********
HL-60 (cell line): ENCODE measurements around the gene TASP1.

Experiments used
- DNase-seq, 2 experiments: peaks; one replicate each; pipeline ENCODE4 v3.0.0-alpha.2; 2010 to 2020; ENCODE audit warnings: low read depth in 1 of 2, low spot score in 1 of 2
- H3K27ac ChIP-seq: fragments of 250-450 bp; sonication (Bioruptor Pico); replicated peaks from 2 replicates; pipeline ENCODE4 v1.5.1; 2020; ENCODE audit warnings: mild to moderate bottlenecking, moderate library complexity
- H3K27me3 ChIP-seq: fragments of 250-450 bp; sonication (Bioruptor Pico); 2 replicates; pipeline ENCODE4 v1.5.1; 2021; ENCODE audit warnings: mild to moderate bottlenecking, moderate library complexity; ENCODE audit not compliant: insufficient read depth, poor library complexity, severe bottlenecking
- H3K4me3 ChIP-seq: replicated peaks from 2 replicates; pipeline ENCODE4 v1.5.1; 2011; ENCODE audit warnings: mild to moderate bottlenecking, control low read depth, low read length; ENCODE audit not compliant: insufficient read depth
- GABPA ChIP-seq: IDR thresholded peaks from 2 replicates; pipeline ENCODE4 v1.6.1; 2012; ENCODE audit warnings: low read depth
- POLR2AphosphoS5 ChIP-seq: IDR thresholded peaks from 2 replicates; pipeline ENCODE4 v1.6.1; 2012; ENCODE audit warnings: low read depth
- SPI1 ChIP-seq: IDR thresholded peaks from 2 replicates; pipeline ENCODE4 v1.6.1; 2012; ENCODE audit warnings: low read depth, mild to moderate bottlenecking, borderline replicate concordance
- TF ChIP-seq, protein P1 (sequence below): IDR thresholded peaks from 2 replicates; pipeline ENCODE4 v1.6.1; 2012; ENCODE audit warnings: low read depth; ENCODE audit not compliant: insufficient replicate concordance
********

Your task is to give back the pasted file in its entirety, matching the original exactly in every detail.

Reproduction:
HL-60 (cell line): ENCODE measurements around the gene TASP1.

Experiments used
- DNase-seq, 2 experiments: peaks; one replicate each; pipeline ENCODE4 v3.0.0-alpha.2; 2010 to 2020; ENCODE audit warnings: low read depth in 1 of 2, low spot score in 1 of 2
- H3K27ac ChIP-seq: fragments of 250-450 bp; sonication (Bioruptor Pico); replicated peaks from 2 replicates; pipeline ENCODE4 v1.5.1; 2020; ENCODE audit warnings: mild to moderate bottlenecking, moderate library complexity
- H3K27me3 ChIP-seq: fragments of 250-450 bp; sonication (Bioruptor Pico); 2 replicates; pipeline ENCODE4 v1.5.1; 2021; ENCODE audit warnings: mild to moderate bottlenecking, moderate library complexity; ENCODE audit not compliant: insufficient read depth, poor library complexity, severe bottlenecking
- H3K4me3 ChIP-seq: replicated peaks from 2 replicates; pipeline ENCODE4 v1.5.1; 2011; ENCODE audit warnings: mild to moderate bottlenecking, control low read depth, low read length; ENCODE audit not compliant: insufficient read depth
- GABPA ChIP-seq: IDR thresholded peaks from 2 replicates; pipeline ENCODE4 v1.6.1; 2012; ENCODE audit warnings: low read depth
- POLR2AphosphoS5 ChIP-seq: IDR thresholded peaks from 2 replicates; pipeline ENCODE4 v1.6.1; 2012; ENCODE audit warnings: low read depth
- SPI1 ChIP-seq: IDR thresholded peaks from 2 replicates; pipeline ENCODE4 v1.6.1; 2012; ENCODE audit warnings: low read depth, mild to moderate bottlenecking, borderline replicate concordance
- TF ChIP-seq, protein P1 (sequence below): IDR thresholded peaks from 2 replicates; pipeline ENCODE4 v1.6.1; 2012; ENCODE audit warnings: low read depth; ENCODE audit not compliant: insufficient replicate concordance